Wednesday, April 28, 2010

Video games are protected speech

I'm not a gamer and I'm not a huge fan of comics, but I am a staunch supporter of the First Amendment, and I want the government to stay out of restricting what I can and cannot read/see/hear, etc. This editorial does a fine job of covering the issues as the Supreme Court ventures into ostensibly new territory for them.

What about the breakneck convergence of gaming with other expressive technologies? A fair number of popular games, for example, are based on bestselling graphic novels, which clearly are entitled to 1st Amendment protection as aesthetic speech. Could we sustain a distinction that protects a reader's ability to consume a work of literature as a series of images and text blocks on a page, but not to interact with the very same characters in the very same situations as moving pictures on a television or computer screen? If you've seen "Avatar," then it doesn't take much imagination to foresee the coming convergence between 3D CGI film technology and gaming's interactive dimension. Will those works of imagination be held to the standards we have now for films, or measured against one crafted for games?

I don't buy into the "protect the kids" argument, either. A free society is not Romper Room, and I think kids are far more astute and capable than their elders think they are, anyway. Free speech is free speech. See here for more about fighting censorship of pop culture.


Of Sondheim and A-flat: In the Wings with Elaine Stritch

The irrepressible Elaine Stritch has a few words to say about nearly everything, but mostly about Sondheim and singing.

"No Sondheim song comes easy to me. You depend on Rodgers and Hart for that. Those songs have easy brilliance. Stephen Sondheim gives you complicated brilliance. But once you get him, you got him. He makes you think a little bit. But those hours in a rehearsal room learning a song—those hours are rough. After that, it's a joy. It's like having a baby, it's like with anything that's worthwhile."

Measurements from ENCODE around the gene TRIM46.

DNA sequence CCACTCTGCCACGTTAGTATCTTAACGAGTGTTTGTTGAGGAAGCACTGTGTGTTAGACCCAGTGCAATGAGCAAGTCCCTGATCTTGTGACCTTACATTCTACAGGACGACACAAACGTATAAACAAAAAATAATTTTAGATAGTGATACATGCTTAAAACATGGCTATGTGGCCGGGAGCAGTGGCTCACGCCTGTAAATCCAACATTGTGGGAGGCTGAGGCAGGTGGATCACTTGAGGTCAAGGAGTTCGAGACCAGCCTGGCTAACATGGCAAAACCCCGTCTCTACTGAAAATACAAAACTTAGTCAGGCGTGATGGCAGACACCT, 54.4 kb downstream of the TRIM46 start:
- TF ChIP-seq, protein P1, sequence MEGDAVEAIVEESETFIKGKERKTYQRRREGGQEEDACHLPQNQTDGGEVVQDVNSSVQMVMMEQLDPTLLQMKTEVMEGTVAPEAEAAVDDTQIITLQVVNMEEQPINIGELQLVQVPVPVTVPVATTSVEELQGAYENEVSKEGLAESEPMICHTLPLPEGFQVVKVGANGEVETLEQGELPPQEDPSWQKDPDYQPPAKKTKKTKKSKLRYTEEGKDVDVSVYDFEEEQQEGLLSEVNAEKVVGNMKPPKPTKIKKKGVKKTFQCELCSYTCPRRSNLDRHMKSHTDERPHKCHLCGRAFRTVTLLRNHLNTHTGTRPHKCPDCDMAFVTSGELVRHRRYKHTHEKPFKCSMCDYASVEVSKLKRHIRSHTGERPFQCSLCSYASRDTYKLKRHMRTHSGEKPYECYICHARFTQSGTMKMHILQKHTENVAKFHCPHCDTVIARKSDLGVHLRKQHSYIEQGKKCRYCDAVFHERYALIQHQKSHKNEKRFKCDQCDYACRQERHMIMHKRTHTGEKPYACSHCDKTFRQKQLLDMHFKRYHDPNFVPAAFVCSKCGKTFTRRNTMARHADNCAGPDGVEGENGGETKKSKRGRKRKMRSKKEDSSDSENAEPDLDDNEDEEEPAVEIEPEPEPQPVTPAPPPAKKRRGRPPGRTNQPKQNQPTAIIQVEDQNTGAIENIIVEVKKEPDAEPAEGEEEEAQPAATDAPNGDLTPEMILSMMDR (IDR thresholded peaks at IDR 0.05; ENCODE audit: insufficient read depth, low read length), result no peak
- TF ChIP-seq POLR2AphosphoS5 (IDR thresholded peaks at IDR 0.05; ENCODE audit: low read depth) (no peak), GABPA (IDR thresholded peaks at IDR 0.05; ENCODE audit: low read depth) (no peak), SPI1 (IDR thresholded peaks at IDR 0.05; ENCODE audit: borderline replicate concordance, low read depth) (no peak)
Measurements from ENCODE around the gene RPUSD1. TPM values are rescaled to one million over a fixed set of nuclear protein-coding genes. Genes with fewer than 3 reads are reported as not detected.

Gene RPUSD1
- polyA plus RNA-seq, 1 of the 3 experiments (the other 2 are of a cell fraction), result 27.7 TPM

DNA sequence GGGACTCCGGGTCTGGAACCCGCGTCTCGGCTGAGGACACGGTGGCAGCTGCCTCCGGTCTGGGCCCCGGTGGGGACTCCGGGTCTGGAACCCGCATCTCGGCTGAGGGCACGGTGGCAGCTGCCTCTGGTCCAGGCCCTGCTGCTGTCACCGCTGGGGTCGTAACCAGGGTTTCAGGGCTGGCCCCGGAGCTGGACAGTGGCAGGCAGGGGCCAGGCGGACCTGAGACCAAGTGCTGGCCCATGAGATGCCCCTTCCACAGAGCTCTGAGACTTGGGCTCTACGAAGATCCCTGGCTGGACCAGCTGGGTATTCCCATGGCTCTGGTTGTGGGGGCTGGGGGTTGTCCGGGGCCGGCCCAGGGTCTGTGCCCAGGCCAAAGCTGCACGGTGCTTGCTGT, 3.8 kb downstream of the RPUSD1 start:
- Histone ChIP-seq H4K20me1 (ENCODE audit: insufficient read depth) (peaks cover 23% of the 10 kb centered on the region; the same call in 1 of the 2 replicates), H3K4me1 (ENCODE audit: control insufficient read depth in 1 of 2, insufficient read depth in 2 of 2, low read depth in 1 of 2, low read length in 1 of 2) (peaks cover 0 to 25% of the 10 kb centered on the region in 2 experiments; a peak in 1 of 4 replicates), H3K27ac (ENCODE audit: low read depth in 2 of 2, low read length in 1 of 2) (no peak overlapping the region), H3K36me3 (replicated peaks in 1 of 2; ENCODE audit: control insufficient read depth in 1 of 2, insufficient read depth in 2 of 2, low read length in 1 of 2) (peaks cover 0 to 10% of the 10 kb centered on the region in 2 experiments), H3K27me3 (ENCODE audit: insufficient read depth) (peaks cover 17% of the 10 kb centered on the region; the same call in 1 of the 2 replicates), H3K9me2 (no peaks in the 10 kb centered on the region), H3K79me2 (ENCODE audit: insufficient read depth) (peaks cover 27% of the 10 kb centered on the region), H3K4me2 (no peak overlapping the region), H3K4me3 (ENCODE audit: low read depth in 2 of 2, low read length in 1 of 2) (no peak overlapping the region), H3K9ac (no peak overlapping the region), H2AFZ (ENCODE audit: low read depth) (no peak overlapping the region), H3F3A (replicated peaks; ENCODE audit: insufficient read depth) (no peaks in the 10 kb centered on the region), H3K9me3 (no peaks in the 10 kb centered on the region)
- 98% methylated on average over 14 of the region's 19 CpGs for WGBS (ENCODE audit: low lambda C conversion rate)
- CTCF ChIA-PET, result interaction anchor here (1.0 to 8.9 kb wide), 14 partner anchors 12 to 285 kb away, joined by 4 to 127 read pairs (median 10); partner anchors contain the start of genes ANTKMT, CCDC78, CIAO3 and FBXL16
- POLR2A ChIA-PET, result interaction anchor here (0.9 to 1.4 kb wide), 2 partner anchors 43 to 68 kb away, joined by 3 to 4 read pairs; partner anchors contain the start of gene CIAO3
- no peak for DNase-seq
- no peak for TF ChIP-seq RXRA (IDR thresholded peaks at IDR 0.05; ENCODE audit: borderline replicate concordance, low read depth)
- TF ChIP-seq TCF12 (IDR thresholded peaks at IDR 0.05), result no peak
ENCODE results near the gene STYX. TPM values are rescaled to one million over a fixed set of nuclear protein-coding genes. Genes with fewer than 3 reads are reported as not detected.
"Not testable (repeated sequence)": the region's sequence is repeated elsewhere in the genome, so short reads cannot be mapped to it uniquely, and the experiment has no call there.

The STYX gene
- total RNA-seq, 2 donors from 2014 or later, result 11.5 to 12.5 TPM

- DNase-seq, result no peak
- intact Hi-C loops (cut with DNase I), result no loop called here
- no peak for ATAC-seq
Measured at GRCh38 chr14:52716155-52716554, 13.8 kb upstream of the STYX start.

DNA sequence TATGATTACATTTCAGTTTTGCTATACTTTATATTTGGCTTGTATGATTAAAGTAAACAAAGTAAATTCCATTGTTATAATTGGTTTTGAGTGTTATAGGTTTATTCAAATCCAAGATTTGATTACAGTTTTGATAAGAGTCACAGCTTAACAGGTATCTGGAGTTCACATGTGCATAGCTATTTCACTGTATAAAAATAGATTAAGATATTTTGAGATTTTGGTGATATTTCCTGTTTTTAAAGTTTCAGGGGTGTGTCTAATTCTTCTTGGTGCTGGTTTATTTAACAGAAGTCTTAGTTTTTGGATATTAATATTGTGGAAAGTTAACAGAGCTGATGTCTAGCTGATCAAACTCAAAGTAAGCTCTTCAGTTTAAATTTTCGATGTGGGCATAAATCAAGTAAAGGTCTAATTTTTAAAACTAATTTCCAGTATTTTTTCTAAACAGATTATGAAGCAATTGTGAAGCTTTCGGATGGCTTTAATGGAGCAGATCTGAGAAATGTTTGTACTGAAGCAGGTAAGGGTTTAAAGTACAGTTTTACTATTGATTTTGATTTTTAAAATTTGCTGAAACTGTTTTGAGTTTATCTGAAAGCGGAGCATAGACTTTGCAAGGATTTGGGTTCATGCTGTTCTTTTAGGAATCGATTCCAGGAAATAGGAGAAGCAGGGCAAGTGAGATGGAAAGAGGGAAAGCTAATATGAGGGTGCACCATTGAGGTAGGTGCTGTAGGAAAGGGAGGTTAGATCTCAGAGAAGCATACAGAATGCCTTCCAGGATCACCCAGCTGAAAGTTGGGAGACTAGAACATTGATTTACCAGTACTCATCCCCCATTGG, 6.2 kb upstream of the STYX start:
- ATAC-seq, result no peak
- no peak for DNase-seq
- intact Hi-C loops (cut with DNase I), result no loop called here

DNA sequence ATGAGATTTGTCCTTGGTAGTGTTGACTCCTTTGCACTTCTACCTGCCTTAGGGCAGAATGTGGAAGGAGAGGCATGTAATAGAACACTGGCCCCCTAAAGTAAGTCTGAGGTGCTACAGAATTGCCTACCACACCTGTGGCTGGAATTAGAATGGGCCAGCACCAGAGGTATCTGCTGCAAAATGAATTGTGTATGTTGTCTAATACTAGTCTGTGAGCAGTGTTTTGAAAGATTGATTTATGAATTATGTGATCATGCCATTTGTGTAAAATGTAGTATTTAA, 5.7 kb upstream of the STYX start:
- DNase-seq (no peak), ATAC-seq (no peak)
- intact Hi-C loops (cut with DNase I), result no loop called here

I hope I'm still that sharp when I'm her age.


Tuesday, April 27, 2010

I Has a Poppet!

And I love it.

Poppet is sitting atop box that Poppet came in with lid hand-painted by Lisa Snellings, who created Poppet.

You can has Poppet too, if you simply go to Lisa Snellings' blog and find out more.


Friday, April 23, 2010

Fried Chicken Cookoff!

Eat your heart out, Colonel Sanders!

I remember when I started this blog I said we would have some posts about cooking. Ha! Well, you can at least see some of my cooking adventures at my SmugMug site. Anyway, this fascinating article at Slate documents how Jennifer Reese compared two fried chicken recipes -- Thomas Keller vs. The Pioneer Woman -- using her family as judges. I'll let you go see who won the contest. As for me, I know who makes the best fried chicken and mashed potatoes in the world: ME!!!


Pictured: MY fried chicken and mashed potatoes. Yum!

Thursday, April 22, 2010

Good Show, Sir!

"HOLY mother of HADES I have it! Ready? How about a big muscled LEOPARD MAN! Holding his rifle and roaaaaaaring off to one side….. YAWHAAT!?!? No I don’t want to see his leopard genitals! Put in him some futuristic combat armor, but no leggings.. his crotch is right there!!! God can only dream of how good this will be……"